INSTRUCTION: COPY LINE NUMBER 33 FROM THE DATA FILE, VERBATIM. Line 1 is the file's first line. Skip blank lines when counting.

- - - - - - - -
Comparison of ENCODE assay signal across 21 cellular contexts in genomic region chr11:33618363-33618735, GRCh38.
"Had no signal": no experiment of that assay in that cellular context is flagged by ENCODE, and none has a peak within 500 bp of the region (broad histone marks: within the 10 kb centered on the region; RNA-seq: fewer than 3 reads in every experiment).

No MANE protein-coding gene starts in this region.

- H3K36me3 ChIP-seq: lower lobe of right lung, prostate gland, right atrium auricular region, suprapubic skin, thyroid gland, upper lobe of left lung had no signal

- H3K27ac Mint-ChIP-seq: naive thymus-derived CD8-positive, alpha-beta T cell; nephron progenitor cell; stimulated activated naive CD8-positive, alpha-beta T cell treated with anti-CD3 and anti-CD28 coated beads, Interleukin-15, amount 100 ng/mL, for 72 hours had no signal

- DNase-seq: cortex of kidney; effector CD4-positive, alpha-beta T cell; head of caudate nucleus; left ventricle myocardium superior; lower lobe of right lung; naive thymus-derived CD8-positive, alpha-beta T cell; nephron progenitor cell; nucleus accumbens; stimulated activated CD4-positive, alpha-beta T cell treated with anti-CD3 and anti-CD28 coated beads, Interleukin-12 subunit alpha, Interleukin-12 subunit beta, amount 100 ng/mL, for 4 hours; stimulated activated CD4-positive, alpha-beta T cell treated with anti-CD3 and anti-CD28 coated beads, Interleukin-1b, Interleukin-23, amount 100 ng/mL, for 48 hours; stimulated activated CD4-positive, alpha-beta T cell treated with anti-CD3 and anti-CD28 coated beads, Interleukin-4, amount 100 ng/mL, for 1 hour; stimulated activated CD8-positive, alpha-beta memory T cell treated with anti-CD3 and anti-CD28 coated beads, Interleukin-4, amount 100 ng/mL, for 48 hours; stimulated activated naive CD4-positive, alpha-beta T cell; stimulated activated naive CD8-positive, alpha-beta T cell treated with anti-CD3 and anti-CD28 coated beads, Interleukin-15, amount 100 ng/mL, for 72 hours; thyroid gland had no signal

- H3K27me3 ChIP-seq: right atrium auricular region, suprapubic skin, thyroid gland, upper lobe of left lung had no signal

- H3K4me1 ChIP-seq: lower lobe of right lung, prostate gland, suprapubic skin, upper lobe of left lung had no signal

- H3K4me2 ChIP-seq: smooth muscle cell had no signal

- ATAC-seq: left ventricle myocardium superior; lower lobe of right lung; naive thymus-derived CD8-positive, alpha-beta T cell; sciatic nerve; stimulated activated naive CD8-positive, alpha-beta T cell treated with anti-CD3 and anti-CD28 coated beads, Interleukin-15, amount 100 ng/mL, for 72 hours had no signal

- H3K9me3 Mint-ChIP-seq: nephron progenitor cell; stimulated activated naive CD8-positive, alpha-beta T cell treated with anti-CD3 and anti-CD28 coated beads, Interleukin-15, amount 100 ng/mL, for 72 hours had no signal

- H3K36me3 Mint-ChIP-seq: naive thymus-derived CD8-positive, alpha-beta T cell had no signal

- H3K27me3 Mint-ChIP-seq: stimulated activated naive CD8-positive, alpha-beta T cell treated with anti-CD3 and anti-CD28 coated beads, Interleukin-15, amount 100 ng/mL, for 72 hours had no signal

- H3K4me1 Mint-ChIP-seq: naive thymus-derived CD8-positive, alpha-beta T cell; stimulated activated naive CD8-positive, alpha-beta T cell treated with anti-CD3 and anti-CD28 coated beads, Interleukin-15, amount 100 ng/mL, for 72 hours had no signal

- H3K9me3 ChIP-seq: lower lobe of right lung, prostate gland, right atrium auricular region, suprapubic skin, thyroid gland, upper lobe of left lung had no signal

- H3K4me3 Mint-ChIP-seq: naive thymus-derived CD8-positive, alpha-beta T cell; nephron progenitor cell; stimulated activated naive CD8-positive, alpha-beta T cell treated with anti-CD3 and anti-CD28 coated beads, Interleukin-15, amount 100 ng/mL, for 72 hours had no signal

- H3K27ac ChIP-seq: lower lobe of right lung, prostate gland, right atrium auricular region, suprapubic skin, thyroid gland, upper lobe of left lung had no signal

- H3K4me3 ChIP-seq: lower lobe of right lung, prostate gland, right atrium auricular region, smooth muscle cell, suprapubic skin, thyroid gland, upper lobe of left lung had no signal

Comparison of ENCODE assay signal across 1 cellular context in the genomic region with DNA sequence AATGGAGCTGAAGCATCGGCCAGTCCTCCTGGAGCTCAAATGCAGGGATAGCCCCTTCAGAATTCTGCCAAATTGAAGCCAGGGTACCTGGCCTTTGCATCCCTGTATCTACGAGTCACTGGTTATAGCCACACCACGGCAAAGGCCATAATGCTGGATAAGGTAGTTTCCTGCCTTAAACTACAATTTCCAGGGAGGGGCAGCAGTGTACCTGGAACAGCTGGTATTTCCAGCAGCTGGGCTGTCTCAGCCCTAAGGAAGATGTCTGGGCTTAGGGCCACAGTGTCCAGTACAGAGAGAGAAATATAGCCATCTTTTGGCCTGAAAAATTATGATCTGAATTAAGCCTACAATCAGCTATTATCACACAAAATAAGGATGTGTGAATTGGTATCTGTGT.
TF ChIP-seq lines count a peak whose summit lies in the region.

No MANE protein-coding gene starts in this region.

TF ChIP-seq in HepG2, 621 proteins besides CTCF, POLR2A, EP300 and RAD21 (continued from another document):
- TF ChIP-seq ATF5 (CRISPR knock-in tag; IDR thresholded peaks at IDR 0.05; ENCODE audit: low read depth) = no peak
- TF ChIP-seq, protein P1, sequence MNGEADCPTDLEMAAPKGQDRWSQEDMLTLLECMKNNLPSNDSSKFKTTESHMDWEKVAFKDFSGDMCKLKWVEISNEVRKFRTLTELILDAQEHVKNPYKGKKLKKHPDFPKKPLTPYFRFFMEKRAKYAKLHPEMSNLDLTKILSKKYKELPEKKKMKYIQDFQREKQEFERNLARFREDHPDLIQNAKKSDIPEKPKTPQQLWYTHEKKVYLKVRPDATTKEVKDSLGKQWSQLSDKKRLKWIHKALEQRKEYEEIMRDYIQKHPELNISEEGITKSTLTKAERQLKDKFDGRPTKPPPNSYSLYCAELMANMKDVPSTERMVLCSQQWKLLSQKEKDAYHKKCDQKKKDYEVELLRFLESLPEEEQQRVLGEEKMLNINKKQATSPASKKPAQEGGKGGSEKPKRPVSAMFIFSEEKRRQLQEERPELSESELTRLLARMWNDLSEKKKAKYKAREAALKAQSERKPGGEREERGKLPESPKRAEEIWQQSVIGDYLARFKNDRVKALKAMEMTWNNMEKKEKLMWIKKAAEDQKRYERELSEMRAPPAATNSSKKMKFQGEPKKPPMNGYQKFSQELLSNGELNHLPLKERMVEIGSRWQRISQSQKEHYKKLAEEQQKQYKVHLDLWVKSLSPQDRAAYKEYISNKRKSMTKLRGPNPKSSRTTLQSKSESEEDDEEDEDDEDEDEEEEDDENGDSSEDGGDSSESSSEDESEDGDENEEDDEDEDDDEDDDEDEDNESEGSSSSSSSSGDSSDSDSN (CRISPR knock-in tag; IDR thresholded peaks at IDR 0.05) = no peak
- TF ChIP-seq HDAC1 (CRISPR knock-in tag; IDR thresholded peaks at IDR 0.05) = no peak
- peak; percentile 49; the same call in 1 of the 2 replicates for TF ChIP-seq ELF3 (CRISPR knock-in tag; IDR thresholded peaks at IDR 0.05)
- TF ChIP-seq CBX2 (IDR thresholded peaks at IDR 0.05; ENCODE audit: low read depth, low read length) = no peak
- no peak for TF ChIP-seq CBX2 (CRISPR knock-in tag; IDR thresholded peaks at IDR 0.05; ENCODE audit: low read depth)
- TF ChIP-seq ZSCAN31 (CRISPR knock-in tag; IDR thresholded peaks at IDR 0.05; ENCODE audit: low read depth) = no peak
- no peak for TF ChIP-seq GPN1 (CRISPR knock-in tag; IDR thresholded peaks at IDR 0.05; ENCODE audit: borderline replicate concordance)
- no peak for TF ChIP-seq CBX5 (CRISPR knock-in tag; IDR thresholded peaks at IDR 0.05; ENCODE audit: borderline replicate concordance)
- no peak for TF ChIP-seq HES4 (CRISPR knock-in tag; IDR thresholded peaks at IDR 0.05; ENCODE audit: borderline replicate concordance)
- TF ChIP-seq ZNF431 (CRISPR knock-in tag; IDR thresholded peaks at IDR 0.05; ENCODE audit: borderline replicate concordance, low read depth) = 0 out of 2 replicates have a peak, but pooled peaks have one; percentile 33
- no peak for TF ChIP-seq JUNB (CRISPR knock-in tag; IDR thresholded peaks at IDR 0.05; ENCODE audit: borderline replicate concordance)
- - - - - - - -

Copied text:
- TF ChIP-seq ZNF431 (CRISPR knock-in tag; IDR thresholded peaks at IDR 0.05; ENCODE audit: borderline replicate concordance, low read depth) = 0 out of 2 replicates have a peak, but pooled peaks have one; percentile 33